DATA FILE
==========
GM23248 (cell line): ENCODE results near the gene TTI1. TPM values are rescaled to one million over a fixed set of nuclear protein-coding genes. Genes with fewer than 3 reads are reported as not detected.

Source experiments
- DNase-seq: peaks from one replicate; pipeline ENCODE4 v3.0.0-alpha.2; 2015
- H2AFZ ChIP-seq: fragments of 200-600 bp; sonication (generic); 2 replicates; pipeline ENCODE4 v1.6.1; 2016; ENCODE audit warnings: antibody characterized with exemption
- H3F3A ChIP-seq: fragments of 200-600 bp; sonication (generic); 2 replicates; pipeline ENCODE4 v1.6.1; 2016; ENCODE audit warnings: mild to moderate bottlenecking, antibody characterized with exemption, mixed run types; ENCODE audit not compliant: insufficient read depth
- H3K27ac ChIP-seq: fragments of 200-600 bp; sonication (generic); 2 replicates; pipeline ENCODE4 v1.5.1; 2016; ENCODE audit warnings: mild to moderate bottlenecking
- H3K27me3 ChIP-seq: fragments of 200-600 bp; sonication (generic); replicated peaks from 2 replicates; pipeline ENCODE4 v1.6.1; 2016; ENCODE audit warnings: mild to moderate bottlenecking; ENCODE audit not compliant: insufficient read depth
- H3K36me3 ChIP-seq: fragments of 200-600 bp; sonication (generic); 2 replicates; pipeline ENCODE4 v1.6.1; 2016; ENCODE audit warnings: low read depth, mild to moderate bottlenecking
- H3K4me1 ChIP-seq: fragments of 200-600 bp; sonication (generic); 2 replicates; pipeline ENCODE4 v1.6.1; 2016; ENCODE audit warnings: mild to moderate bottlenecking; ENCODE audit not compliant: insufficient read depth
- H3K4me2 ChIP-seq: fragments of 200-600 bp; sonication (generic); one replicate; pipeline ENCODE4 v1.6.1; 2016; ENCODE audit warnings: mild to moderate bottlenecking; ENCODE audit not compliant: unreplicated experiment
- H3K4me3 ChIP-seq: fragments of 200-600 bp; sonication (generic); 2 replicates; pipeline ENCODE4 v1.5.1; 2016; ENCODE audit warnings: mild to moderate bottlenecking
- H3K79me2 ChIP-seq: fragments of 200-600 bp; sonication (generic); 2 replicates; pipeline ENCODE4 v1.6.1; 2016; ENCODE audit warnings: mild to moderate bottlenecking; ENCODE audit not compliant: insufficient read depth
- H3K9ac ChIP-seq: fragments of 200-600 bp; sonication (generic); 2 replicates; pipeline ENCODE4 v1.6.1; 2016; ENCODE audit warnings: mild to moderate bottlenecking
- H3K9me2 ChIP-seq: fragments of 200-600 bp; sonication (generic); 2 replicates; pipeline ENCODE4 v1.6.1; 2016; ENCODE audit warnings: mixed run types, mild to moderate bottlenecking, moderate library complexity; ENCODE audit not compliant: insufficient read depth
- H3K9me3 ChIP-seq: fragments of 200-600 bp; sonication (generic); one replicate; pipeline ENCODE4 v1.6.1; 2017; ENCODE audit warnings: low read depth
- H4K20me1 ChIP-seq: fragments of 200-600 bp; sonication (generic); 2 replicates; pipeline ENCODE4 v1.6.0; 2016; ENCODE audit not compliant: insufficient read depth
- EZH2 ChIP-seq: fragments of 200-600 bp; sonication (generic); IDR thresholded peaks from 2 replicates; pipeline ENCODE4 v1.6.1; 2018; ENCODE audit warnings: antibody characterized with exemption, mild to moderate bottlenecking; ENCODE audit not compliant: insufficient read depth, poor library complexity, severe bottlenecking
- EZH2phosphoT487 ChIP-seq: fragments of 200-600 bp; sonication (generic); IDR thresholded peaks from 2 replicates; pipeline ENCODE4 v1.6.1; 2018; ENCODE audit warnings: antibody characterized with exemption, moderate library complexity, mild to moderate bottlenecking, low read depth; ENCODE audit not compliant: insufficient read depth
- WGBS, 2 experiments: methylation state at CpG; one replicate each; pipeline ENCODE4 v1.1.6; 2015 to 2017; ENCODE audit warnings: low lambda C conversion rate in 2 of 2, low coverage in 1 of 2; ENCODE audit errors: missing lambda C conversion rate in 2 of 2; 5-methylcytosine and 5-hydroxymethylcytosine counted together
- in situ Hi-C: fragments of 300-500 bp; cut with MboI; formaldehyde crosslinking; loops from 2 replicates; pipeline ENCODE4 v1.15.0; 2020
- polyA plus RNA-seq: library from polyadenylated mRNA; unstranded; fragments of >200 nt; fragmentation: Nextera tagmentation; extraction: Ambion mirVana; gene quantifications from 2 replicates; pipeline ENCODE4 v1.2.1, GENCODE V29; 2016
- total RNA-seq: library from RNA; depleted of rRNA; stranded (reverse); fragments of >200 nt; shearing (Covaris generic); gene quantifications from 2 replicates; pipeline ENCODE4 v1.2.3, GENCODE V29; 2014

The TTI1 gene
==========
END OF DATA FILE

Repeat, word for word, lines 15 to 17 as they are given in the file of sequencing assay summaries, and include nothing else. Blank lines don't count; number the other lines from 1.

- H3K9me3 ChIP-seq: fragments of 200-600 bp; sonication (generic); one replicate; pipeline ENCODE4 v1.6.1; 2017; ENCODE audit warnings: low read depth
- H4K20me1 ChIP-seq: fragments of 200-600 bp; sonication (generic); 2 replicates; pipeline ENCODE4 v1.6.0; 2016; ENCODE audit not compliant: insufficient read depth
- EZH2 ChIP-seq: fragments of 200-600 bp; sonication (generic); IDR thresholded peaks from 2 replicates; pipeline ENCODE4 v1.6.1; 2018; ENCODE audit warnings: antibody characterized with exemption, mild to moderate bottlenecking; ENCODE audit not compliant: insufficient read depth, poor library complexity, severe bottlenecking